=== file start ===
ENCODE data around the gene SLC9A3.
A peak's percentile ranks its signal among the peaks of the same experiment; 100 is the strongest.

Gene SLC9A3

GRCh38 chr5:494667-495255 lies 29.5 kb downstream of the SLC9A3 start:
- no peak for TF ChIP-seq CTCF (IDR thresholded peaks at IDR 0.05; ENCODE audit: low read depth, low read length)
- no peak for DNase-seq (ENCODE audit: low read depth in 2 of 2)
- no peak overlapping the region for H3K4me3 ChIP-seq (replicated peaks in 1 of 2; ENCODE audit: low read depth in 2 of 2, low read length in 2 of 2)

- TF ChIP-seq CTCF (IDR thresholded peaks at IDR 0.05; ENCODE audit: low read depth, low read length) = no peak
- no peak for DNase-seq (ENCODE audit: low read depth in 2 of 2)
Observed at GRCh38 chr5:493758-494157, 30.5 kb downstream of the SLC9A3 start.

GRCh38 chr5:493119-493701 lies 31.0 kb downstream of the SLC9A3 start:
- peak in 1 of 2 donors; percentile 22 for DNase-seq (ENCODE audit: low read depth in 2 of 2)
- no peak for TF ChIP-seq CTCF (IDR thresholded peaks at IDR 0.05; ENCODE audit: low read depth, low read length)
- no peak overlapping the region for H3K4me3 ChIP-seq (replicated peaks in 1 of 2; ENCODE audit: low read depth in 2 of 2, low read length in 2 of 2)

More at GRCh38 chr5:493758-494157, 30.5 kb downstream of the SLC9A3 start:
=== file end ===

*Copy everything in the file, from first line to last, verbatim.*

ENCODE data around the gene SLC9A3.
A peak's percentile ranks its signal among the peaks of the same experiment; 100 is the strongest.

Gene SLC9A3

GRCh38 chr5:494667-495255 lies 29.5 kb downstream of the SLC9A3 start:
- no peak for TF ChIP-seq CTCF (IDR thresholded peaks at IDR 0.05; ENCODE audit: low read depth, low read length)
- no peak for DNase-seq (ENCODE audit: low read depth in 2 of 2)
- no peak overlapping the region for H3K4me3 ChIP-seq (replicated peaks in 1 of 2; ENCODE audit: low read depth in 2 of 2, low read length in 2 of 2)

- TF ChIP-seq CTCF (IDR thresholded peaks at IDR 0.05; ENCODE audit: low read depth, low read length) = no peak
- no peak for DNase-seq (ENCODE audit: low read depth in 2 of 2)
Observed at GRCh38 chr5:493758-494157, 30.5 kb downstream of the SLC9A3 start.

GRCh38 chr5:493119-493701 lies 31.0 kb downstream of the SLC9A3 start:
- peak in 1 of 2 donors; percentile 22 for DNase-seq (ENCODE audit: low read depth in 2 of 2)
- no peak for TF ChIP-seq CTCF (IDR thresholded peaks at IDR 0.05; ENCODE audit: low read depth, low read length)
- no peak overlapping the region for H3K4me3 ChIP-seq (replicated peaks in 1 of 2; ENCODE audit: low read depth in 2 of 2, low read length in 2 of 2)

More at GRCh38 chr5:493758-494157, 30.5 kb downstream of the SLC9A3 start: